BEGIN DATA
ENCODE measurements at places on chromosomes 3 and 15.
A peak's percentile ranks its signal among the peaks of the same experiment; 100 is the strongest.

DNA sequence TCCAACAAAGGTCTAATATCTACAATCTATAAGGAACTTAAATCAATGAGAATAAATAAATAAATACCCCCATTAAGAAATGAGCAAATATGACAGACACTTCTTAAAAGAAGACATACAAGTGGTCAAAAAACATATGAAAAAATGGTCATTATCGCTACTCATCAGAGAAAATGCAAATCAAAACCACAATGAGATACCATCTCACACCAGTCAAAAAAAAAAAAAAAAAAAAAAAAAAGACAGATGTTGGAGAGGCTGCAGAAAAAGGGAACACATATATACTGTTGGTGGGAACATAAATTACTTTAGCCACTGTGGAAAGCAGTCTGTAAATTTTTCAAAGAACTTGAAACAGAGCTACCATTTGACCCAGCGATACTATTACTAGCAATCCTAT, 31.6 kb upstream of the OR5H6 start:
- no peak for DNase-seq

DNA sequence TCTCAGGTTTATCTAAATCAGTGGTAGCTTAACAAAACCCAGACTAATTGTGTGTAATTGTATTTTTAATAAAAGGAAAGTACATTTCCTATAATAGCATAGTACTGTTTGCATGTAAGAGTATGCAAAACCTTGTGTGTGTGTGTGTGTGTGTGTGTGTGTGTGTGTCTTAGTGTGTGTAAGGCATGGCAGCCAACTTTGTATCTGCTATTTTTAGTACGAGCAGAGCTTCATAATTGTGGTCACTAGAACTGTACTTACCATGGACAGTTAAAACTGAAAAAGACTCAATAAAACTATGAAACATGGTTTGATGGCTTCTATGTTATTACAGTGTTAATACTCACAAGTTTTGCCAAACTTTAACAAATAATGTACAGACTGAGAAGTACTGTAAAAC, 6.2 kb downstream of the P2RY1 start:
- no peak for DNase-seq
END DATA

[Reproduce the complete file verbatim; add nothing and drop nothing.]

ENCODE measurements at places on chromosomes 3 and 15.
A peak's percentile ranks its signal among the peaks of the same experiment; 100 is the strongest.

DNA sequence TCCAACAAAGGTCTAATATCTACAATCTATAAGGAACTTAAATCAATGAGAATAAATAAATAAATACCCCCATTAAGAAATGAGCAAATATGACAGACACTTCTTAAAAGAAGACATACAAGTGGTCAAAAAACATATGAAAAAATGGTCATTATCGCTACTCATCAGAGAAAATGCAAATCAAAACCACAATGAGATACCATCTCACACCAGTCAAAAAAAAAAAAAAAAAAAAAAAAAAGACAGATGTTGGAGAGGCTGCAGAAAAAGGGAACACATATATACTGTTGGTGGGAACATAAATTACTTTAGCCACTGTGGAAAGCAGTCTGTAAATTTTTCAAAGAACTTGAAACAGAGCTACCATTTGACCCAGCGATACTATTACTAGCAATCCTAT, 31.6 kb upstream of the OR5H6 start:
- no peak for DNase-seq

DNA sequence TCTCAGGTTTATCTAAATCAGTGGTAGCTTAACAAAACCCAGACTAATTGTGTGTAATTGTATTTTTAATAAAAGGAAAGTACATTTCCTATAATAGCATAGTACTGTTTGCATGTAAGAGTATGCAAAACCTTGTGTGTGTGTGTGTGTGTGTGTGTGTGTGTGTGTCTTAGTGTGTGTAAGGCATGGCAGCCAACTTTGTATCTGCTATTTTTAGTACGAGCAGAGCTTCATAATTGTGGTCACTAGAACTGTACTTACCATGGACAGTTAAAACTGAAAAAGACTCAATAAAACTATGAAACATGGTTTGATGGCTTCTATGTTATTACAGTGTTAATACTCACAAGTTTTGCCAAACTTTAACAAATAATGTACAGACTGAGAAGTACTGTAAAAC, 6.2 kb downstream of the P2RY1 start:
- no peak for DNase-seq